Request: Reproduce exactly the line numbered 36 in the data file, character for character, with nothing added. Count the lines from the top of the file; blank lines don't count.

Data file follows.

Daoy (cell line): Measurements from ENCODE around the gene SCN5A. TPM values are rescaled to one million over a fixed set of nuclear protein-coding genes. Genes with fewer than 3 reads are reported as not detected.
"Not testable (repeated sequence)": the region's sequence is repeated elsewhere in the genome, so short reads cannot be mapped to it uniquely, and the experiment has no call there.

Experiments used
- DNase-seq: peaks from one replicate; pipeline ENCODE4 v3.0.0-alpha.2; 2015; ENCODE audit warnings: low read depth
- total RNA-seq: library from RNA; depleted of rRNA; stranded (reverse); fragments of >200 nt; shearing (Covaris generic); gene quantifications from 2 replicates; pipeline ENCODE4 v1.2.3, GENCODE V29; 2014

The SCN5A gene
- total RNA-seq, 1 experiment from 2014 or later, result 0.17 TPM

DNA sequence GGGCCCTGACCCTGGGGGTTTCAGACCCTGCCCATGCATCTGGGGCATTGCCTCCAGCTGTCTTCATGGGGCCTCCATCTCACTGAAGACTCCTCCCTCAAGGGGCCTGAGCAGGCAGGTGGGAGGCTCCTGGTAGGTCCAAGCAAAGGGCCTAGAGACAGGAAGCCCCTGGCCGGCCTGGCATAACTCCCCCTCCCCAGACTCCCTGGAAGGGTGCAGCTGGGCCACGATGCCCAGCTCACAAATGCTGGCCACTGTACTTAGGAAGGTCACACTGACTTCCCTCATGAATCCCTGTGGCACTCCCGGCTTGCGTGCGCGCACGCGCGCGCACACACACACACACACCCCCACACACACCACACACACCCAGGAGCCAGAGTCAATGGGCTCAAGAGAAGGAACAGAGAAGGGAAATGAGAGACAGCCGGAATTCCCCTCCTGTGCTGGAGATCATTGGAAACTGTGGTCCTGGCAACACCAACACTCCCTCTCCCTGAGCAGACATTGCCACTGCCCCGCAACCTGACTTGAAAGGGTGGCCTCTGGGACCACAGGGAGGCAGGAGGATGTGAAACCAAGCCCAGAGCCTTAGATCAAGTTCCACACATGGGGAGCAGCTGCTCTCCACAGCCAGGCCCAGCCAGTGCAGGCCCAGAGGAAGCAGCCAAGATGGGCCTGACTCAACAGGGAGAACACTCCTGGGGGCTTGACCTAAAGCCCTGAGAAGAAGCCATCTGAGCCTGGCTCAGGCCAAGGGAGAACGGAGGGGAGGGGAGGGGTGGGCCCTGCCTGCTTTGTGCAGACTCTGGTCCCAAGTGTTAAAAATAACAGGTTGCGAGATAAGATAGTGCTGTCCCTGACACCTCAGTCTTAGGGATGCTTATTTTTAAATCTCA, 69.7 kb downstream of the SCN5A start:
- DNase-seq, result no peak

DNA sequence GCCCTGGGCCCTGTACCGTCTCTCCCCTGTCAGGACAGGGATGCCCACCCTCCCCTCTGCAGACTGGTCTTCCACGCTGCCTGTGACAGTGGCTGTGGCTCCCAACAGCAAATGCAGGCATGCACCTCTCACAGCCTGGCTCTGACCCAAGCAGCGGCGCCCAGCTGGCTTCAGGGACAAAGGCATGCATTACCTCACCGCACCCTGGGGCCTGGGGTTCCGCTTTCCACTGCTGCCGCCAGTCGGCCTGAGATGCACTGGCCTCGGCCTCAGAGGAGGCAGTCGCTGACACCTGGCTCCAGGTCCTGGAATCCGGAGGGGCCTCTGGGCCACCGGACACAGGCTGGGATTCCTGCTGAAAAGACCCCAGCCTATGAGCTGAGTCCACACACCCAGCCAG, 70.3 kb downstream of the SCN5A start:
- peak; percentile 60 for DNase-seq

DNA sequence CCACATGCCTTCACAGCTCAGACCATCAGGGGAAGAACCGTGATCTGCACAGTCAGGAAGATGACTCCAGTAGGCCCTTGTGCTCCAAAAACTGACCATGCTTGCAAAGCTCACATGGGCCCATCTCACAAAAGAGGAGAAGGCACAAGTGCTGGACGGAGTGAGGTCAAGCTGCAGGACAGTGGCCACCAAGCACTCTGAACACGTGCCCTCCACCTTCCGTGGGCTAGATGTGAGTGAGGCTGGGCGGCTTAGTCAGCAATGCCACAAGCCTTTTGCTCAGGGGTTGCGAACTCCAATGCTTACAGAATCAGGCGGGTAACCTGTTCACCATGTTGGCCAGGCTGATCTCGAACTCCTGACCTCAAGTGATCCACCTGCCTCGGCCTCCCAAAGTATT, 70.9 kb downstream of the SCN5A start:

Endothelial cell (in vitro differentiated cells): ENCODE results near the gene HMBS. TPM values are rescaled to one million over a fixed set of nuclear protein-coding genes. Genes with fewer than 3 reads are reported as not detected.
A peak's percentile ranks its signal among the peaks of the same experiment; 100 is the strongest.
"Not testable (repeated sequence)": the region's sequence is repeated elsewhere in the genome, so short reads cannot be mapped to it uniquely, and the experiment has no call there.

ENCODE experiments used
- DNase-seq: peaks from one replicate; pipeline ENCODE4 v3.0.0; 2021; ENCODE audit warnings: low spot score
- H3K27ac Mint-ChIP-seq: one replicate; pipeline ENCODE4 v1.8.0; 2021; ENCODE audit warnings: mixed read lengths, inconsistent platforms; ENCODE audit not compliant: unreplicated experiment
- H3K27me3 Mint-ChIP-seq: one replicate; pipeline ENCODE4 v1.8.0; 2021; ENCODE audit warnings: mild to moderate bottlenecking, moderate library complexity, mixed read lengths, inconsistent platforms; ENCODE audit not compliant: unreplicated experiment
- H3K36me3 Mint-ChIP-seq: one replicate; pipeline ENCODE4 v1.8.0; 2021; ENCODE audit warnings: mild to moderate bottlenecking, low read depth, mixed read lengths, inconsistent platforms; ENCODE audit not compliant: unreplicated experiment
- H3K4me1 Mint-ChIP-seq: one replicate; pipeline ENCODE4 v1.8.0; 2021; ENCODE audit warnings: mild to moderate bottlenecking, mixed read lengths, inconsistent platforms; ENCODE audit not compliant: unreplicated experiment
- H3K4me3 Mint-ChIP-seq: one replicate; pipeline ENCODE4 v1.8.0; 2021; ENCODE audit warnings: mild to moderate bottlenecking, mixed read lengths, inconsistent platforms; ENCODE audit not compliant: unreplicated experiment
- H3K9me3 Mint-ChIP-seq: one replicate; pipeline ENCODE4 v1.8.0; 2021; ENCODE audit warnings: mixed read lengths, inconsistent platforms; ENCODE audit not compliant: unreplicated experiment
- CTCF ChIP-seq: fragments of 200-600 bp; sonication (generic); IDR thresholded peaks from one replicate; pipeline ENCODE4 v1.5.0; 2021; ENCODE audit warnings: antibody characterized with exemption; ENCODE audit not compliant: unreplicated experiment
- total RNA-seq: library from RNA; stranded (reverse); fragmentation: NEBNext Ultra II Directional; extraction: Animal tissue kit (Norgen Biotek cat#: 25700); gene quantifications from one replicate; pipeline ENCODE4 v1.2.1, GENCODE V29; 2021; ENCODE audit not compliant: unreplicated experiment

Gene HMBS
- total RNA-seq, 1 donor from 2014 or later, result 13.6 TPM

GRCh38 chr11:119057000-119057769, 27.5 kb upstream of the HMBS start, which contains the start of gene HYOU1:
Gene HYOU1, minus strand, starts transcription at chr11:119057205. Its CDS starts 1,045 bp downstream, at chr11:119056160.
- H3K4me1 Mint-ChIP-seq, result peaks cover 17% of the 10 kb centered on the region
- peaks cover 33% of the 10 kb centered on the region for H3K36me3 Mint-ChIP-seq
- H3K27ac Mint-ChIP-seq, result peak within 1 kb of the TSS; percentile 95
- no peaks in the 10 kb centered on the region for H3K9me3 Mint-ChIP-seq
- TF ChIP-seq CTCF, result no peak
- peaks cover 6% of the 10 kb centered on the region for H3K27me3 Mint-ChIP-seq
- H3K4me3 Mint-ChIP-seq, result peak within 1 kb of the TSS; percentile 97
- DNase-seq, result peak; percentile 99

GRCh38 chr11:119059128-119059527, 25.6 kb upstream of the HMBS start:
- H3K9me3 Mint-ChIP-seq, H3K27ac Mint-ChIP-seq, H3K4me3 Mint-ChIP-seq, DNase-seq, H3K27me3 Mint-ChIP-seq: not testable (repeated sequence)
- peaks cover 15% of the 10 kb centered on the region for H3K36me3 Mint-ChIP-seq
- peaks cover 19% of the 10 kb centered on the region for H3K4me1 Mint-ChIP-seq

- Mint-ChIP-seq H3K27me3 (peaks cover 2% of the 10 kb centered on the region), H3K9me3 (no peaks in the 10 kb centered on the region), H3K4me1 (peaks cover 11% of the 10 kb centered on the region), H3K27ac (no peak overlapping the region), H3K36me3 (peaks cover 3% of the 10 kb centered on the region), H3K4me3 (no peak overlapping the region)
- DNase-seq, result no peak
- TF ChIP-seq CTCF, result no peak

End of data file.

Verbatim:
- H3K4me3 Mint-ChIP-seq, result peak within 1 kb of the TSS; percentile 97